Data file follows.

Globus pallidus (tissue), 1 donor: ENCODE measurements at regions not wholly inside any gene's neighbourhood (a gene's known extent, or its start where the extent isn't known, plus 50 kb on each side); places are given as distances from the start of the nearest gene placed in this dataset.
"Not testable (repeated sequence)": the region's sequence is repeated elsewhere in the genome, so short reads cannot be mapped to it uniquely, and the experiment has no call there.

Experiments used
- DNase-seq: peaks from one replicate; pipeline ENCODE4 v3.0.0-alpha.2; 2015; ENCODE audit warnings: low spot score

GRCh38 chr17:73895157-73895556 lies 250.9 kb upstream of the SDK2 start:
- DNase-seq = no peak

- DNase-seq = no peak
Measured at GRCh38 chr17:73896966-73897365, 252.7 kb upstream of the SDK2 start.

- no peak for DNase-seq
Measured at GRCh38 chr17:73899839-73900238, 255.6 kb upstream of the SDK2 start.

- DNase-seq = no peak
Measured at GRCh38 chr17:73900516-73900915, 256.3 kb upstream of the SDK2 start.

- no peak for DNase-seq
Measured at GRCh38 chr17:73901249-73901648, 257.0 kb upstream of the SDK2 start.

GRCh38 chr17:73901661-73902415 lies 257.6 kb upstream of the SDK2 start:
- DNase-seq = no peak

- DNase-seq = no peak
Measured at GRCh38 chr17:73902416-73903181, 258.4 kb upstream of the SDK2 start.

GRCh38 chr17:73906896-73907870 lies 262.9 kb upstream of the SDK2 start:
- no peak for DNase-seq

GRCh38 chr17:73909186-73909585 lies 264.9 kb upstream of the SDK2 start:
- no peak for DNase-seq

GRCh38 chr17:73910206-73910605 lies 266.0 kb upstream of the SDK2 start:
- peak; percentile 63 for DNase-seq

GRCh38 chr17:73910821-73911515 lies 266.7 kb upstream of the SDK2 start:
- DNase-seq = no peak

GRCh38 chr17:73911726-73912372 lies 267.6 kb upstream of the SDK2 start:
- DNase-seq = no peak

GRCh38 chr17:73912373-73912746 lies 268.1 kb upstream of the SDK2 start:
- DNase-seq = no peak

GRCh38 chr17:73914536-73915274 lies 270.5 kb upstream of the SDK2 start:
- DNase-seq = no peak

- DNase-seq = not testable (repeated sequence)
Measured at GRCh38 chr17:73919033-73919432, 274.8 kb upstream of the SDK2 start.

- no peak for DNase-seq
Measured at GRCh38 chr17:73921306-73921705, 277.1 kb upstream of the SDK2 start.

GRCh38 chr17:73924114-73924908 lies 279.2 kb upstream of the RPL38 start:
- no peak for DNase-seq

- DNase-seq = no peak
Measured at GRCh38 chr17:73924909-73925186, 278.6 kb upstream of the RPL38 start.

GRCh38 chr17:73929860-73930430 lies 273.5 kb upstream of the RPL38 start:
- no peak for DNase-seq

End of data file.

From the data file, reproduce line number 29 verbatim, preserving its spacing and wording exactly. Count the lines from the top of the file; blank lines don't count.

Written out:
GRCh38 chr17:73912373-73912746 lies 268.1 kb upstream of the SDK2 start: